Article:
Thaw Penetration in Frozen Ground Subjected to Hydronic Heating
To facilitate excavation and foundation work in seasonally freezing or permafrost regions, the frozen soil must be thawed, either by natural (solar) thawing, or by artificial thawing where an auxiliary heat source is utilized to accelerate the process. In this paper, the process of rapid thawing of frozen ground subject to hydronic heating is studied. In particular, the performance characteristics of the method is evaluated through full-scale thawing experiments performed on three types of homogenous, initially frozen soils. The results from two separate experiments, carried out during the winter of 2011 and 2012, were compared. The corresponding soil temperature increase, phase change, and variation in water content for each type of soil were monitored. The results from both winter seasons show similar trends, with comparable and considerable higher thaw rates for gravelly sand (∼3.5 days/m∼3.5 days/m) and silty sand (∼4 days/m∼4 days/m) compared with crushed gravel (∼11.5 days/m∼11.5 days/m). Furthermore, thaw rates compiled from thermistor strings in tubes embedded in the ground are overestimated compared with similar temperature readings based on thermocouples in direct contact with the soil.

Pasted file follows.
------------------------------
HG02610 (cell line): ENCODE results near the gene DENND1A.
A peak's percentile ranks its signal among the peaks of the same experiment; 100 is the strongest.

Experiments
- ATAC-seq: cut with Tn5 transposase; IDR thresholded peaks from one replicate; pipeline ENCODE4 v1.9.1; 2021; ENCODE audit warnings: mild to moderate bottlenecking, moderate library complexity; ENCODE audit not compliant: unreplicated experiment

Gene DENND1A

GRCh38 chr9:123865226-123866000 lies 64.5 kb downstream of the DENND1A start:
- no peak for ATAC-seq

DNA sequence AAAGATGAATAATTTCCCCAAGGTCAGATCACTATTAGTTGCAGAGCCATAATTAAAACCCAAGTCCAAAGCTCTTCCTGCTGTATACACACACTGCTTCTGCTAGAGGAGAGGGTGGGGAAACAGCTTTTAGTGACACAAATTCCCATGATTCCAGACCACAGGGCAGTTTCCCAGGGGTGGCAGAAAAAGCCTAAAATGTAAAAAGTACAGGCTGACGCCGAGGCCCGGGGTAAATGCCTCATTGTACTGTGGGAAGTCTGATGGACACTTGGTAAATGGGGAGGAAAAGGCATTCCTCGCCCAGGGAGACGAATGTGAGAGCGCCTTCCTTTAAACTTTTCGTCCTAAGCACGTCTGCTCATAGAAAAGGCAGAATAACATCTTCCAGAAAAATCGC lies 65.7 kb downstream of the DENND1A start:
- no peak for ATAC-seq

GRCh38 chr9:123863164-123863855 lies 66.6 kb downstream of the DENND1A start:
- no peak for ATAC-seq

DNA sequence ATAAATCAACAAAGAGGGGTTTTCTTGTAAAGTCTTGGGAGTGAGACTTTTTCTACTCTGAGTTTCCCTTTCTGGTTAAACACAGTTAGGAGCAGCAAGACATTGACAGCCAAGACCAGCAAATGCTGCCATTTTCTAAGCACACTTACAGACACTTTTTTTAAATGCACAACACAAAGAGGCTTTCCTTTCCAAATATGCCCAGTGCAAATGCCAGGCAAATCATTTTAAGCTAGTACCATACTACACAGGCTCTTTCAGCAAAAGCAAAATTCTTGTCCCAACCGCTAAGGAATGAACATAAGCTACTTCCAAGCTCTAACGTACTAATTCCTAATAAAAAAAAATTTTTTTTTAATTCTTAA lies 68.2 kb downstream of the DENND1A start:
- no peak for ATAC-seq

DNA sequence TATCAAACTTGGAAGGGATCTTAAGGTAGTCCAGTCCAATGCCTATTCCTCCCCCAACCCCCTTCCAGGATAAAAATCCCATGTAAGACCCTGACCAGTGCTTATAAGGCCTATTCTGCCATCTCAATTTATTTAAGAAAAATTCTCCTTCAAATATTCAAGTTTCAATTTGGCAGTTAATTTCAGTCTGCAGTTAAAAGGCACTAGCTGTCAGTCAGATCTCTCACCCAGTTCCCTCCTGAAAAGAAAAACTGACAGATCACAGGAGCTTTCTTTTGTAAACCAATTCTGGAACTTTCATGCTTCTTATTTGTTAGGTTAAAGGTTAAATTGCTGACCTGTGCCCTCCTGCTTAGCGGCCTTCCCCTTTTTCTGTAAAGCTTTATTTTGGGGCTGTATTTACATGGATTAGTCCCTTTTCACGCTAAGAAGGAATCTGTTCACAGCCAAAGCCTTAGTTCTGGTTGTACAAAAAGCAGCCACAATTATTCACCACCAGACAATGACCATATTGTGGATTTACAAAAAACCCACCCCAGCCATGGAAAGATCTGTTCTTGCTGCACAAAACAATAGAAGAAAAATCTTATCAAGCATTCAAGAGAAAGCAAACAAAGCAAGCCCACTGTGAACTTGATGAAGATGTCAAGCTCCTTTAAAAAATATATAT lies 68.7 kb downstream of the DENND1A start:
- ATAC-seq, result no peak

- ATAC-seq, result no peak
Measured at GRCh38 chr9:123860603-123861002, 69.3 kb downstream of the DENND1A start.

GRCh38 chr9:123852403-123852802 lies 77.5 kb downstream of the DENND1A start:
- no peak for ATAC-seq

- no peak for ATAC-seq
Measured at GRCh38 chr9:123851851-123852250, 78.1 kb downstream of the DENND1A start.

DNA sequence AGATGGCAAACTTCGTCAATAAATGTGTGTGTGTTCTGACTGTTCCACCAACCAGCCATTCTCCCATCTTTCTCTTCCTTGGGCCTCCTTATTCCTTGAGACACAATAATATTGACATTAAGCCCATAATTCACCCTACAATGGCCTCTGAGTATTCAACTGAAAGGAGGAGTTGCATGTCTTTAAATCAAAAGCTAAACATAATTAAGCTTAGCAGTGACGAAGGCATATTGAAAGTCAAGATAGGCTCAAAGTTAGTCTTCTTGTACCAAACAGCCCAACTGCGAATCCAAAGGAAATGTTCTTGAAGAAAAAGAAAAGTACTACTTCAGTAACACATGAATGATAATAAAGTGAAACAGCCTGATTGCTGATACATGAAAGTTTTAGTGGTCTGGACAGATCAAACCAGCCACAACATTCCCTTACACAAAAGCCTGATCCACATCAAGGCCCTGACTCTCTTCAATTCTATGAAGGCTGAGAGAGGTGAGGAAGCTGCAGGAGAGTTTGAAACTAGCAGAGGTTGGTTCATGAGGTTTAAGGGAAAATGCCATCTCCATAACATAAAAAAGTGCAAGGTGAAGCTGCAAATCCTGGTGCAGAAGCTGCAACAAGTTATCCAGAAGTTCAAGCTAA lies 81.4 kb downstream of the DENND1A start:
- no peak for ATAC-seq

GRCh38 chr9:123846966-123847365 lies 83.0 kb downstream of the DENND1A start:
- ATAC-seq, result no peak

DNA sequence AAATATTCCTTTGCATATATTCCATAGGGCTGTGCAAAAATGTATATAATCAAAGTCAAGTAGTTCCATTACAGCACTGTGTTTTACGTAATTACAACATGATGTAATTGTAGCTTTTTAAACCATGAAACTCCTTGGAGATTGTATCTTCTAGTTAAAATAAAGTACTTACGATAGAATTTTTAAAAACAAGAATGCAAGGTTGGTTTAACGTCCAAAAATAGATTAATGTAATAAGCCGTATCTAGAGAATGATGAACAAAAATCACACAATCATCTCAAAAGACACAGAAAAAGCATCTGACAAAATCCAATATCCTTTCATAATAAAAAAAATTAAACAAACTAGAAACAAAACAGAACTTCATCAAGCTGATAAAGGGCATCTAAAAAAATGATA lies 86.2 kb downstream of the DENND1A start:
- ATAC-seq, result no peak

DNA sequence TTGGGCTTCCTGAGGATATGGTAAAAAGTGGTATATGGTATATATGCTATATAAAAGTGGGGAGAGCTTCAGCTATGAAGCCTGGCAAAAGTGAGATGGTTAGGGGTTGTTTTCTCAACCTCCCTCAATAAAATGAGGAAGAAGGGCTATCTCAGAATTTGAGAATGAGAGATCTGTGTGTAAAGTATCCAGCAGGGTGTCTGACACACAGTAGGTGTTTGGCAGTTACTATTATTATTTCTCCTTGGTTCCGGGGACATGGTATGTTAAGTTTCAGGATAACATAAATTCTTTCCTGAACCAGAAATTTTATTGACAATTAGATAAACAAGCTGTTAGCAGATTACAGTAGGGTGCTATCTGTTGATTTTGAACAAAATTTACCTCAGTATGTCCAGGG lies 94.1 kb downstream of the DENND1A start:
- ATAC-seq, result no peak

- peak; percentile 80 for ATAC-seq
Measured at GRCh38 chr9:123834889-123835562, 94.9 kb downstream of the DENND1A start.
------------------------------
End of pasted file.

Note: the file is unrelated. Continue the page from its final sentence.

Publishers version: 10.1061/(ASCE)CR.1943-5495.0000117#sthash.J1DbtqlQ.dpuf